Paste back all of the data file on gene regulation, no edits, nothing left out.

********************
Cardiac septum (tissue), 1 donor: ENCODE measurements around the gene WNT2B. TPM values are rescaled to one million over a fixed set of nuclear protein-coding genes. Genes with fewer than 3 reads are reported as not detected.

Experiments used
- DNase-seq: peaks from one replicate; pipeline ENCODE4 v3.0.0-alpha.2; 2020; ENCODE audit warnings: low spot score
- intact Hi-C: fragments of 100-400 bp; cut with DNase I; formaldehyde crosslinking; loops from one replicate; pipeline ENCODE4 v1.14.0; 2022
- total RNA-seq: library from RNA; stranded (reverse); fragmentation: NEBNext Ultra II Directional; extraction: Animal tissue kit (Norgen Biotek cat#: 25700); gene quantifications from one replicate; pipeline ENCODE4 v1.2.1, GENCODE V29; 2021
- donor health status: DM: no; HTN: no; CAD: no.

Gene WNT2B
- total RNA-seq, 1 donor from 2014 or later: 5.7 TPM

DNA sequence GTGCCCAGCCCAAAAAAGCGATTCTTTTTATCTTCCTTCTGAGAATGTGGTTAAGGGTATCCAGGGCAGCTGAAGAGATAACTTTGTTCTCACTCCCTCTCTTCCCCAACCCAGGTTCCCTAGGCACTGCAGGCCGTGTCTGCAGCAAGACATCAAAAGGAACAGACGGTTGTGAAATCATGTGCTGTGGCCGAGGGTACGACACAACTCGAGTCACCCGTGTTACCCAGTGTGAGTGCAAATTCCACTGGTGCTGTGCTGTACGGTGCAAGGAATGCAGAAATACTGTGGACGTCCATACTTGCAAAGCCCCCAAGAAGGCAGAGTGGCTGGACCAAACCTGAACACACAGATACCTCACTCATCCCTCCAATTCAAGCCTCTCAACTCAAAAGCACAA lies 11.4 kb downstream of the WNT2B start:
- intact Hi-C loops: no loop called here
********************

Cardiac septum (tissue), 1 donor: ENCODE measurements around the gene WNT2B. TPM values are rescaled to one million over a fixed set of nuclear protein-coding genes. Genes with fewer than 3 reads are reported as not detected.

Experiments used
- DNase-seq: peaks from one replicate; pipeline ENCODE4 v3.0.0-alpha.2; 2020; ENCODE audit warnings: low spot score
- intact Hi-C: fragments of 100-400 bp; cut with DNase I; formaldehyde crosslinking; loops from one replicate; pipeline ENCODE4 v1.14.0; 2022
- total RNA-seq: library from RNA; stranded (reverse); fragmentation: NEBNext Ultra II Directional; extraction: Animal tissue kit (Norgen Biotek cat#: 25700); gene quantifications from one replicate; pipeline ENCODE4 v1.2.1, GENCODE V29; 2021
- donor health status: DM: no; HTN: no; CAD: no.

Gene WNT2B
- total RNA-seq, 1 donor from 2014 or later: 5.7 TPM

DNA sequence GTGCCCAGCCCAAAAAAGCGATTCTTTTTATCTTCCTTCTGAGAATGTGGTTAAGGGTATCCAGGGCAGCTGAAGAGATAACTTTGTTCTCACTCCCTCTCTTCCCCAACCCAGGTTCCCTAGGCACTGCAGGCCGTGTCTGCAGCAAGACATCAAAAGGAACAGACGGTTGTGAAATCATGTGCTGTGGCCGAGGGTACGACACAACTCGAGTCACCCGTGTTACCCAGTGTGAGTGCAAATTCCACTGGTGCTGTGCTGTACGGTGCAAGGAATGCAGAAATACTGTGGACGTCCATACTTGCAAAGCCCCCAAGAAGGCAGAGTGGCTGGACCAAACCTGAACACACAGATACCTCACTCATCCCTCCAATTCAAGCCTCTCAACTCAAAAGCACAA lies 11.4 kb downstream of the WNT2B start:
- intact Hi-C loops: no loop called here